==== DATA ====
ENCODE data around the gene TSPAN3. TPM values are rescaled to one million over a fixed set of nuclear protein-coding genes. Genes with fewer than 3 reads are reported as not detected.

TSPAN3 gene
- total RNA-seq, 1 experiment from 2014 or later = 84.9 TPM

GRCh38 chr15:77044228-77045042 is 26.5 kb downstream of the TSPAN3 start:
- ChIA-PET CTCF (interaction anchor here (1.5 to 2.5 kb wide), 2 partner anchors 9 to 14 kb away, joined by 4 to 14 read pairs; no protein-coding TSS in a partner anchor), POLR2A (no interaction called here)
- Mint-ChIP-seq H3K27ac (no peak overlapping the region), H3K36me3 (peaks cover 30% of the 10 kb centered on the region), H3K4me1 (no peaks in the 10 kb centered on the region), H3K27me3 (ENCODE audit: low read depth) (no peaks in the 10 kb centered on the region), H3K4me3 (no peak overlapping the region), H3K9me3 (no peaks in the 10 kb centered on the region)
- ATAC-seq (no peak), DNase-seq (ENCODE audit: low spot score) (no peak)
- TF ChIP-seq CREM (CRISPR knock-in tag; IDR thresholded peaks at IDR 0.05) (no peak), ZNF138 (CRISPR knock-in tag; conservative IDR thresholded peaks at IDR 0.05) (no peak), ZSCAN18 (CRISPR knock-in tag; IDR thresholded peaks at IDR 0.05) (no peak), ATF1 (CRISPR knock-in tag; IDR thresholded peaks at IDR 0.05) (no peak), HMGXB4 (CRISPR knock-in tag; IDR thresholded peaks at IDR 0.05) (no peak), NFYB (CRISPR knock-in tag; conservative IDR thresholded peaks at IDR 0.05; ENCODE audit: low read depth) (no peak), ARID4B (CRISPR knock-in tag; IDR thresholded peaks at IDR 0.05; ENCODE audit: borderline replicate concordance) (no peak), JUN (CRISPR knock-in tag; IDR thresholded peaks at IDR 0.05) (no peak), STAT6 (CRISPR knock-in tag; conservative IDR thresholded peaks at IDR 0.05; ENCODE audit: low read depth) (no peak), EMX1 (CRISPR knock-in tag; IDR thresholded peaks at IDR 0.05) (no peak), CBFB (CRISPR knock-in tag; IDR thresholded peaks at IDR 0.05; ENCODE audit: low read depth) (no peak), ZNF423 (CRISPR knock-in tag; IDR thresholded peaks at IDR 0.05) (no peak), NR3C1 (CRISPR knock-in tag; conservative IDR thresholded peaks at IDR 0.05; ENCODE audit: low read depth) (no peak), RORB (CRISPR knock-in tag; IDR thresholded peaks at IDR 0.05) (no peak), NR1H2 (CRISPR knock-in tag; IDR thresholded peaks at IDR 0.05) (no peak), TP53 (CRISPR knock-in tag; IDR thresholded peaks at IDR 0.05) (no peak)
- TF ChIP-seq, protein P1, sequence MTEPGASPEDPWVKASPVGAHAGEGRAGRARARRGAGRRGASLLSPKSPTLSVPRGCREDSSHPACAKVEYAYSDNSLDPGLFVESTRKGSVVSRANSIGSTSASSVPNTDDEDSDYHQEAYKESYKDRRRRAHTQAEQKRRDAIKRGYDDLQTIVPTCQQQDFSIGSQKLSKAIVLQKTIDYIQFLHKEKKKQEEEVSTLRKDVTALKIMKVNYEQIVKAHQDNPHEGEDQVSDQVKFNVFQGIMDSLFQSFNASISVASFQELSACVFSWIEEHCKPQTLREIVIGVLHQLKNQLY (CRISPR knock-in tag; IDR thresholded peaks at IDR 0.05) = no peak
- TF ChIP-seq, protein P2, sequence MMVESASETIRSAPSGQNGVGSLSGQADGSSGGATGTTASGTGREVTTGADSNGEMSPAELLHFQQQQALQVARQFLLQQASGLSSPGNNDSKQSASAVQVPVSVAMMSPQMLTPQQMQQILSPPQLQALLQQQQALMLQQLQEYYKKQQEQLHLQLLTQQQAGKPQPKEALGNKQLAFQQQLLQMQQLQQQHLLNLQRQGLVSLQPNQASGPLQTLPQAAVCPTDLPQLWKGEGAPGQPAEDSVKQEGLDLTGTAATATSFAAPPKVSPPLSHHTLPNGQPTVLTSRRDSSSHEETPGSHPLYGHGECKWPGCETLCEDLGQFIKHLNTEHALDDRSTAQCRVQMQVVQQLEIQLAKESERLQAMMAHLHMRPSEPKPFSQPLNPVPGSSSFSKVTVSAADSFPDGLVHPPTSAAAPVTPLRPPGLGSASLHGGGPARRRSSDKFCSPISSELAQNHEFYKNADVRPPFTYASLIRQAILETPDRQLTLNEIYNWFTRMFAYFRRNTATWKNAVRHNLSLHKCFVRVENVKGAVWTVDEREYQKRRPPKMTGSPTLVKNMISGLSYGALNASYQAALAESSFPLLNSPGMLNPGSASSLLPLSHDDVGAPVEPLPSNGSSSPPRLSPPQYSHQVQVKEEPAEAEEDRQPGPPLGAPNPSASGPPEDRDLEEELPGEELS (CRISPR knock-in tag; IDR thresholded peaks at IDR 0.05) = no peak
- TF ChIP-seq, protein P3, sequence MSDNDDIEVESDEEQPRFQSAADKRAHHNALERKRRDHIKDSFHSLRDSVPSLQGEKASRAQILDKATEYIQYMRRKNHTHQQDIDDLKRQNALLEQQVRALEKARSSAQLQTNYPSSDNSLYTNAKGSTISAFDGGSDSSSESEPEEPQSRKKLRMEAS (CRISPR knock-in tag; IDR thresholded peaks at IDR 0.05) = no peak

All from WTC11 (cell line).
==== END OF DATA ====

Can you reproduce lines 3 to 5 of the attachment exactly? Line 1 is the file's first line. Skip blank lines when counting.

- total RNA-seq, 1 experiment from 2014 or later = 84.9 TPM

GRCh38 chr15:77044228-77045042 is 26.5 kb downstream of the TSPAN3 start:
- ChIA-PET CTCF (interaction anchor here (1.5 to 2.5 kb wide), 2 partner anchors 9 to 14 kb away, joined by 4 to 14 read pairs; no protein-coding TSS in a partner anchor), POLR2A (no interaction called here)